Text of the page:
It cannot be easy having a 1981 thesis being read by professional historians decades later. But there appears to be universal consent that her work holds up remarkably well:

On the whole, Kagan writes without evident bias, analyzing quite evenhandedly the riftswhich at times she suggests were doomed to be insurmountablebetween the revolutionary and reformist camps in the Socialist Party as well as in the International Ladies Garment Workers' Union. If anything, Kagan seems to have more sympathy for the centrist "constructivist" leadership than do many historians who write about labor and radicalism. Her overall point, made without stridency, is that sectarianism, caused mainly by misguided revolutionary hopes, should ultimately bear the burden for the party's demise. Socialists, she seemed to say with some sadness and frustration, have often been their own worst enemies. In places, her tone even implies that she may consider this an ongoing characteristic of the American left. "Radicals have often succumbed to the devastating bane of sectarianism," she wrote; "it is easier, after all, to fight one's fellows than it is to battle an entrenched and powerful foe." In any case, there is no question that Kagan wrote not a propagandistic celebration of socialism's heyday but a judicious account of its self-destructionwith the hope that the left might learn from past mistakes.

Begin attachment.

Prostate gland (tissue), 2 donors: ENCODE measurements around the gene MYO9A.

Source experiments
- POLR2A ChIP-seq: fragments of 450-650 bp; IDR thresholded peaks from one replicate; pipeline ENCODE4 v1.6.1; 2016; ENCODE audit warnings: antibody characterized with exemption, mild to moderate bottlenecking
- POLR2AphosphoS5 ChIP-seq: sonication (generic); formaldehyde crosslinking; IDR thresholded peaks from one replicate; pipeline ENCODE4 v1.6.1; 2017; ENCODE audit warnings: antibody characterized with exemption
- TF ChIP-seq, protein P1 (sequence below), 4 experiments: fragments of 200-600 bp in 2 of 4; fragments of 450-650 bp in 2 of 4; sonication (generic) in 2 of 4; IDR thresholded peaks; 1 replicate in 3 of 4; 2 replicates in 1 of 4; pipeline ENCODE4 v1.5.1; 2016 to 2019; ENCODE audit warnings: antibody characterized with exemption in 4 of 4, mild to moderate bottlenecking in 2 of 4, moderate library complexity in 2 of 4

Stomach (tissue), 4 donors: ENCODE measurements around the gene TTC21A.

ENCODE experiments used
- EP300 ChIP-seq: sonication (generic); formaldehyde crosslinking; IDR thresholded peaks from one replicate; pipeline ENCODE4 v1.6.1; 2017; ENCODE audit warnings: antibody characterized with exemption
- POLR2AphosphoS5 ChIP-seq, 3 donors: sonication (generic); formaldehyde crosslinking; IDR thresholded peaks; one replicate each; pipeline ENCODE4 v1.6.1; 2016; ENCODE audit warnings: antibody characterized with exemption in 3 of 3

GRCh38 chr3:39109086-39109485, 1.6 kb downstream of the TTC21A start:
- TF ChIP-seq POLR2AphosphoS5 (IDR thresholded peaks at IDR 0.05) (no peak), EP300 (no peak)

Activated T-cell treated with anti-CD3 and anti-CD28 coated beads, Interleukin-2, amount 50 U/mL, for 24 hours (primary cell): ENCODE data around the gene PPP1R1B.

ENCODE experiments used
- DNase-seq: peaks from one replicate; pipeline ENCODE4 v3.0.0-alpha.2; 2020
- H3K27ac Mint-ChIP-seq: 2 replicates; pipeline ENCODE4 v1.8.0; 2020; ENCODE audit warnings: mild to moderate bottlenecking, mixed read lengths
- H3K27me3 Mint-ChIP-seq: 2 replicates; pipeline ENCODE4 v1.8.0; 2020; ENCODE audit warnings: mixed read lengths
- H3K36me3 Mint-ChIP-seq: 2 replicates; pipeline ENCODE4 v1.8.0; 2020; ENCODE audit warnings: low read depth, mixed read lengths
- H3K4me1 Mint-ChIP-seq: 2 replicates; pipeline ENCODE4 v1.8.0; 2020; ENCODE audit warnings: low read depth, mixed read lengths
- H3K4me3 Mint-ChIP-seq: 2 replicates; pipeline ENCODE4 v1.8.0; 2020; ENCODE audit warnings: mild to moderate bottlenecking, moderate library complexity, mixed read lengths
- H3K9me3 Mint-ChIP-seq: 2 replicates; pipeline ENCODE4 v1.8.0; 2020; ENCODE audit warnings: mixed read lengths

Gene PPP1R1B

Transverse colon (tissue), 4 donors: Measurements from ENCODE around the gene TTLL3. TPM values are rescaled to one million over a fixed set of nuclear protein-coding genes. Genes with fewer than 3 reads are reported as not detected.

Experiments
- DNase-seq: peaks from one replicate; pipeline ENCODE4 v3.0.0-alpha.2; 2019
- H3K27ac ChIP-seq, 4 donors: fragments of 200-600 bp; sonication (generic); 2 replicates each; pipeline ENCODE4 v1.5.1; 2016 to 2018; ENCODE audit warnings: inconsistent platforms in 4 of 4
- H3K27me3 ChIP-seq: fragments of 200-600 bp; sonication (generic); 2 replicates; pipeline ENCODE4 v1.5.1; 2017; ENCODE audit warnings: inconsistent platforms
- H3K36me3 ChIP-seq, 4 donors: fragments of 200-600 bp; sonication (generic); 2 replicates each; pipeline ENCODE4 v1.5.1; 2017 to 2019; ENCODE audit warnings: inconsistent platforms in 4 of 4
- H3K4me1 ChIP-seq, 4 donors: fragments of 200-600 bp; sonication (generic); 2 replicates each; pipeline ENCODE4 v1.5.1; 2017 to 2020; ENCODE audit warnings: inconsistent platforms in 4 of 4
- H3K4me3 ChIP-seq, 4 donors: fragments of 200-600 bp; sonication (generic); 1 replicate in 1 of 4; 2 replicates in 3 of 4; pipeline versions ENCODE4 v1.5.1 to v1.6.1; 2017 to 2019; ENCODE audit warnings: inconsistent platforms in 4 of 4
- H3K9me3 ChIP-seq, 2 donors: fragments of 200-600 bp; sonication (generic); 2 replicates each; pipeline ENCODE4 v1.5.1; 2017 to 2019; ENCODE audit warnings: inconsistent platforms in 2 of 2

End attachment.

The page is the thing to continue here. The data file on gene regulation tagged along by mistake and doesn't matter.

There can be few doubts about her intellectual abilities.

We want to hear what you think about this article. Submit a letter to the editor or write to letters@theatlantic.com.